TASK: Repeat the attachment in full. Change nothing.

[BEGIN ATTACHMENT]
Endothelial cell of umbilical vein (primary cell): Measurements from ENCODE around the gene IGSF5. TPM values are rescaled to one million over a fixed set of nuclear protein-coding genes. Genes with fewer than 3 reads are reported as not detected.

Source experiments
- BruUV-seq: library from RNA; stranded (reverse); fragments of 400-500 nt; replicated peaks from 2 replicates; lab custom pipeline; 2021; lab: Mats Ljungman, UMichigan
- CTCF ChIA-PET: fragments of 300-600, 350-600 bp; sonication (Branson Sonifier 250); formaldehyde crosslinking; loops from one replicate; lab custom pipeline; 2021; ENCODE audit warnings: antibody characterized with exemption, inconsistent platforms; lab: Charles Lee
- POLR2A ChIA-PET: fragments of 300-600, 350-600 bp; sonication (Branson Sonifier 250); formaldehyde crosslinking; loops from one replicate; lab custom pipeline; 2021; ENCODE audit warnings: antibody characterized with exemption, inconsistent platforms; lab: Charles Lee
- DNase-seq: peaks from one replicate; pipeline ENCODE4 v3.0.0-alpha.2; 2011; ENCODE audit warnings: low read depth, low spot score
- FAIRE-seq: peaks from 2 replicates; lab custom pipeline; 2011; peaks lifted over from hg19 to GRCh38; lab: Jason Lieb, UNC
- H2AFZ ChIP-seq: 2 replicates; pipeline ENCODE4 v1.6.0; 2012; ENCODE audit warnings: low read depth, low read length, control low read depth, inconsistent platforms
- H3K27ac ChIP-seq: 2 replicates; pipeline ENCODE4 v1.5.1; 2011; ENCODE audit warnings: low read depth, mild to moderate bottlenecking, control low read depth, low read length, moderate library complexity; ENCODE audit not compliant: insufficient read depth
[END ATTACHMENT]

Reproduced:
Endothelial cell of umbilical vein (primary cell): Measurements from ENCODE around the gene IGSF5. TPM values are rescaled to one million over a fixed set of nuclear protein-coding genes. Genes with fewer than 3 reads are reported as not detected.

Source experiments
- BruUV-seq: library from RNA; stranded (reverse); fragments of 400-500 nt; replicated peaks from 2 replicates; lab custom pipeline; 2021; lab: Mats Ljungman, UMichigan
- CTCF ChIA-PET: fragments of 300-600, 350-600 bp; sonication (Branson Sonifier 250); formaldehyde crosslinking; loops from one replicate; lab custom pipeline; 2021; ENCODE audit warnings: antibody characterized with exemption, inconsistent platforms; lab: Charles Lee
- POLR2A ChIA-PET: fragments of 300-600, 350-600 bp; sonication (Branson Sonifier 250); formaldehyde crosslinking; loops from one replicate; lab custom pipeline; 2021; ENCODE audit warnings: antibody characterized with exemption, inconsistent platforms; lab: Charles Lee
- DNase-seq: peaks from one replicate; pipeline ENCODE4 v3.0.0-alpha.2; 2011; ENCODE audit warnings: low read depth, low spot score
- FAIRE-seq: peaks from 2 replicates; lab custom pipeline; 2011; peaks lifted over from hg19 to GRCh38; lab: Jason Lieb, UNC
- H2AFZ ChIP-seq: 2 replicates; pipeline ENCODE4 v1.6.0; 2012; ENCODE audit warnings: low read depth, low read length, control low read depth, inconsistent platforms
- H3K27ac ChIP-seq: 2 replicates; pipeline ENCODE4 v1.5.1; 2011; ENCODE audit warnings: low read depth, mild to moderate bottlenecking, control low read depth, low read length, moderate library complexity; ENCODE audit not compliant: insufficient read depth